KODIAK — It was a shot heard around the world.

On Aug. 6, a fighter in Afghanistan fired a rocket-propelled grenade and brought down an American helicopter.

Onboard were 38 Afghan and U.S. service members, including 22 U.S. Navy SEALs. All were killed when the helicopter crashed.

Many of those 22, men like Petty Officer 1st Class Jesse Pittman, trained at the Naval Special Warfare Cold Weather Training Center Detachment on Spruce Cape, and their deaths were felt on an island halfway around the world from

that crash.

In response, the wives of several Kodiak-based SEALs and training center employees came up with the 22 Hero’s 5K, a fun run to raise money for the Navy SEAL Foundation, which supports the families of injured or killed special warfare service members.

“A group of the Navy wives, some of us work out together and we felt a need to support our Navy family,” said Heather, a SEAL wife who asked that her last name not be used.

The group chose a 5K because of Kodiak’s well known support for running events and because it would allow people to come out with children, dogs and spouses.

“When we were making bib numbers (Saturday night), we were like, ‘Let’s just do 100 just to be sure.’ That’s pretty cocky of us to think there’s going to be that many people,” said Lindsey Jacoby, one of the race organizers.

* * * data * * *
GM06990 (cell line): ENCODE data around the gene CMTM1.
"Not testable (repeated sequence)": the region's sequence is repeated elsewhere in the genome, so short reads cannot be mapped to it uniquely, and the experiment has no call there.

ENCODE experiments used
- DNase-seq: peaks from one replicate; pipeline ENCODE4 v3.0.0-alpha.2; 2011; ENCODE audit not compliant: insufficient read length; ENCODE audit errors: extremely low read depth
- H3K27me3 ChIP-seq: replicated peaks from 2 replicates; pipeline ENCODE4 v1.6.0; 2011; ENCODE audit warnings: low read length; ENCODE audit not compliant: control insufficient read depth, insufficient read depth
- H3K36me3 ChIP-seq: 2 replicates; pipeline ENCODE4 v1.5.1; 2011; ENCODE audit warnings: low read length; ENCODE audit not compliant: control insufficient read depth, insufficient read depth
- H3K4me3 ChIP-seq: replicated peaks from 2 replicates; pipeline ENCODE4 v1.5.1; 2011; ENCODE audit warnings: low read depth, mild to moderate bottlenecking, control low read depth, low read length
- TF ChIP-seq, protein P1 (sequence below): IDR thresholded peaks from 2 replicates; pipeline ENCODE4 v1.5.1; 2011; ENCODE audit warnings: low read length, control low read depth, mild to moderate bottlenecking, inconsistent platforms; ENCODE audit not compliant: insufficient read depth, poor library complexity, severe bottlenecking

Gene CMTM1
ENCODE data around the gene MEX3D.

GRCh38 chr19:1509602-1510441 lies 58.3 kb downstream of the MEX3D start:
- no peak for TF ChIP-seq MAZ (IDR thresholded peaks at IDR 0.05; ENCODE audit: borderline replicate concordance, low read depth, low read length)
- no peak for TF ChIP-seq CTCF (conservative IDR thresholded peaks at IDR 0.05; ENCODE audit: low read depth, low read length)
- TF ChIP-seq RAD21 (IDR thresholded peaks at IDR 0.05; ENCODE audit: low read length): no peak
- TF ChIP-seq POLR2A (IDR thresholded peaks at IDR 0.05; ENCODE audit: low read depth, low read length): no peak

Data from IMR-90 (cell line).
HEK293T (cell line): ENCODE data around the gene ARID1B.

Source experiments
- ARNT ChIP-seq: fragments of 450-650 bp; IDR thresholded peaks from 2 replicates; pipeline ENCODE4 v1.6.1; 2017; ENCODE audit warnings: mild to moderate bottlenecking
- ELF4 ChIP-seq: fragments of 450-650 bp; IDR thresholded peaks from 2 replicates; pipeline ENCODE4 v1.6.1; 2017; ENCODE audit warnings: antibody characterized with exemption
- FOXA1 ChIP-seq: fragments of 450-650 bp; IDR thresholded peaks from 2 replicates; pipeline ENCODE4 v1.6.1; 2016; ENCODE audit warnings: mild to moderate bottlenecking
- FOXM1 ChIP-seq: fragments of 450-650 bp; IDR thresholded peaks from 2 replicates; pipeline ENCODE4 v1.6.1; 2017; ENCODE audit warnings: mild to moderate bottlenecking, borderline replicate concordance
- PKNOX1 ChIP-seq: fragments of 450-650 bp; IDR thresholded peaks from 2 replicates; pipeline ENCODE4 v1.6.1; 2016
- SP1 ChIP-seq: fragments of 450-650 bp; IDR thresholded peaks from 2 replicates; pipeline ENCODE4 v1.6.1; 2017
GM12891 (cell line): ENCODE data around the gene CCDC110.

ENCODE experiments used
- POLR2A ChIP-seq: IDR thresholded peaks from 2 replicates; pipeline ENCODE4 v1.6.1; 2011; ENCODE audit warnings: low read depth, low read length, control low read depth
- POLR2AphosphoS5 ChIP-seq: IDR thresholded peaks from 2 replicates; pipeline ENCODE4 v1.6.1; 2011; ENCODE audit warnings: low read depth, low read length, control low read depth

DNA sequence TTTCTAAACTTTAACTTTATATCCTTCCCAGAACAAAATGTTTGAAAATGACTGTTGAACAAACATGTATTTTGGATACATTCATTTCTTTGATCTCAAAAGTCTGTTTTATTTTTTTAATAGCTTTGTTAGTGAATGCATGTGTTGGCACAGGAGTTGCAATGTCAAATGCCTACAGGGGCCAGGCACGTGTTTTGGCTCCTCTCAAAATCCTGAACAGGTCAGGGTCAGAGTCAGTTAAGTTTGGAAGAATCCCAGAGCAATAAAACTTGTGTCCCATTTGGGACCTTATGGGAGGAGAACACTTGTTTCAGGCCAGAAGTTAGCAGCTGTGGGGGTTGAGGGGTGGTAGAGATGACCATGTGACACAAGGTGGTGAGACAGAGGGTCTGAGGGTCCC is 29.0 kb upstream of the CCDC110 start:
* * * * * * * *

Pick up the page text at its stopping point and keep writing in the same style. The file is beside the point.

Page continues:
On Sunday afternoon, almost 250 people gathered under a cloudy but dry sky at the Kodiak High School parking lot to run or simply drop off a donation.

“I think this is the biggest race we’ve had (in Kodiak) for a while,” said Howard Valley, a Kodiak resident and avid runner.

Ariana Miller, who came to the event with her husband Steven and daughter Naomi, said, “It came from our heart to give something to the people who have lost so much.”

Others expressed similar feelings as they waited in a queue that snaked across the high school’s parking lot for almost half an hour after the race’s scheduled start time.

“This is more than we ever could have imagined,” Jacoby said.

Around the lot, members of SEAL Qualification Class 287, now in training at Spruce Cape, mingled with their instructors and Kodiak residents as they waited for the race to start.

Several declined to go on the record but said they knew men killed in the Aug. 6 crash.

“Our community’s so small, everyone knows everyone else,” one SEAL said.

Judging from the crowd at the high school, much the same can be said of Kodiak. Some attending said they heard about the fun run from friends. Others said they read about it on Facebook or in the newspaper. Almost everyone delivered more than the suggested $22 donation to register.

When the finally tally came in, the event had raised $7,862.

“We were expecting $1,000, and even that … we were going to be blown away if we got a thousand. This is beyond, beyond our wildest imagination,” Jacoby said.

“Thank you to Kodiak and everyone who came out to support these families,” she said. “We’re so grateful. I don’t even really have words.”

Contact Mirror editor James Brooks at editor@kodiak

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